Public servants can heave a sigh of relief now. For, one cannot simply drag them to the Special Lokayukta Courts citing corruption charges against them through a private complaint like what has been done in cases of many Ministers, MLAs, and bureaucrats during the past three years.

The Karnataka High Court has now made it clear that the Special Lokayukta Courts in the State cannot entertain private complaints, alleging offences under Sections 7, 10, 11, 13 and 15 of the Prevention of Corruption (PC) Act, unless the complaint is “accompanied with the sanction for prosecution” of public servants concerned under Section 19 (1) of the PC Act.

In the four recent verdicts — one in the case filed against Baburao Chinchansur, MLA, in two cases against IAS officer M.K. Aiyappa and other officials, and one case with respect to BMS Trust — the High Court ruled that the Special Lokayukta Courts had no jurisdiction in law “even to take notice of” such complaints if the complainant had not obtained sanction from the competent authority for prosecuting public servants against whom the allegations were made.

The High Court also declared that the Special Courts [established under PC Act], cannot even direct the Lokayukta police to conduct an investigation under Section 156 (3) of the Code of Criminal Procedure (Cr. PC) on the allegations made in the complaint sans sanction.

In separate judgments on the petitions filed by Mr. Chinchansur, Mr. Aiyappa and others, the judges — Justice K.N. Keshavanarayana, Justice Anand Byrareddy, and Justice V. Jagannathan, who has since retired — cited the apex court’s verdict in the Subramanian Swamy vs. Manmohan Singh 2G scam case to conclude that “sanction for prosecution is a mandatory requirement even to take notice of the complaint against public servants.”

The High Court pointed out that the apex court had “refused to accept the contention of the Attorney-General [in 2G scam case] that the sanction order [for prosecution] is not required to be filed along with the complaint and question of granting sanction arises only at the stage of taking cognisance of offence.”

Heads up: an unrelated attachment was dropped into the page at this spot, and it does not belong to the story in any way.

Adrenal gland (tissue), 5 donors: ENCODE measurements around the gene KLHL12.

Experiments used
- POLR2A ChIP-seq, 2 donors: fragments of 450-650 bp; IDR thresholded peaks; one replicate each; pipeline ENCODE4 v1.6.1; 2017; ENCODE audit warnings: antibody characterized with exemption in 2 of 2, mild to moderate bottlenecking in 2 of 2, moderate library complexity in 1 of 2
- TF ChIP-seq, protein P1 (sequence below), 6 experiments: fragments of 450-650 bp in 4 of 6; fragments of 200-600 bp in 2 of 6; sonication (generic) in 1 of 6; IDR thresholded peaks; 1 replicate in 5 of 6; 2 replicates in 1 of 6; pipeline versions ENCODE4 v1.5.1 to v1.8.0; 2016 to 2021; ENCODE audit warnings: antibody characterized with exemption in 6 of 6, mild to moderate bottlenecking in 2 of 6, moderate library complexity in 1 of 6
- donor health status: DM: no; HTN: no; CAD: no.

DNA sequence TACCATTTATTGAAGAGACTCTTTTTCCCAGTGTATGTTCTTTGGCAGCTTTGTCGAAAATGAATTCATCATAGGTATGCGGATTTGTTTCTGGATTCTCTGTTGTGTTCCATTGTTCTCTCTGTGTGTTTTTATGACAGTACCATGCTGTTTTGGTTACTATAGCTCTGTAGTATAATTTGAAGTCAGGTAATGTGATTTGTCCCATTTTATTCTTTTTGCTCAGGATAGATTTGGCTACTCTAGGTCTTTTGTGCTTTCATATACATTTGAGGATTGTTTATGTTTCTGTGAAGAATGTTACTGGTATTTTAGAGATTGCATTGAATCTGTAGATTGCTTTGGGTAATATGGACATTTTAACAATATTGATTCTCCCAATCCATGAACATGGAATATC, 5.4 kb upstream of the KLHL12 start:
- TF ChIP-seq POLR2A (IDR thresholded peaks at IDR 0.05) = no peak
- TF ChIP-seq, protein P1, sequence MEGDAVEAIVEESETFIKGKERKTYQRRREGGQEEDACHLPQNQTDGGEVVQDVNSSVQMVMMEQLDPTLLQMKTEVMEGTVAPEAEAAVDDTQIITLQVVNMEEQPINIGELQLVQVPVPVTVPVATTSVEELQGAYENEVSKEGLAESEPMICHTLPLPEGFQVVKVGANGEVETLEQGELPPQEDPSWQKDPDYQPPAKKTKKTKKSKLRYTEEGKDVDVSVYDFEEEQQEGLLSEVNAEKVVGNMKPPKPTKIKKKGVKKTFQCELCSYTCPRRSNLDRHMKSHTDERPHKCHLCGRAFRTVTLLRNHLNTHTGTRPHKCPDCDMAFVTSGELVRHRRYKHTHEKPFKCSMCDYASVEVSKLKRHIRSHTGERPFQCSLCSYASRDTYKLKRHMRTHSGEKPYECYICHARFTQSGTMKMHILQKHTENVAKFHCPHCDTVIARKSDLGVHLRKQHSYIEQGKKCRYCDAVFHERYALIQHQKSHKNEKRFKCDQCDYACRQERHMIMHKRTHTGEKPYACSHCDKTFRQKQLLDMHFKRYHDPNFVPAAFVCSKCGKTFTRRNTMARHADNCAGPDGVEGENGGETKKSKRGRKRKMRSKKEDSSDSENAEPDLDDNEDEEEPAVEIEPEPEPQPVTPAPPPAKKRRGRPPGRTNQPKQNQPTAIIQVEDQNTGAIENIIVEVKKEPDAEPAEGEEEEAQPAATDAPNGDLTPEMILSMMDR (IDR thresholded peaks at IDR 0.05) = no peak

The High Court pointed out that the apex court had said that in the absence of sanction “…the complaint cannot be taken notice of… A court, therefore, is precluded from entertaining a complaint or taking notice of it or exercising jurisdiction if it is in respect of a public servant who is accused of an offence alleged to have been committed during discharge of his official duty.”

“…the requirement of sanction is a pre-requisite in respect of a private complaint filed under Section 200 of the Cr. PC in respect of a public servant who is alleged to have committed an offence in discharge of a public servant,” the High Court ruled in one of its orders.

The former Additional Advocate-General K.M. Nataraj pointed out that the interpretation of law earlier was that there was no bar on referring the private complaint for investigation under Section 156 (3) of the Cr. PC but the recent verdicts had made it clear that Special Lokayukta Courts could not even look into such complaints in the absence of sanction.

Meanwhile, a counsel appearing for the Lokayukta cases in Bangalore pointed out that the Special Lokayukta Courts were already going slow on many of the complaints pending before them as they had to relook at these complaints in the light of the High Court verdicts.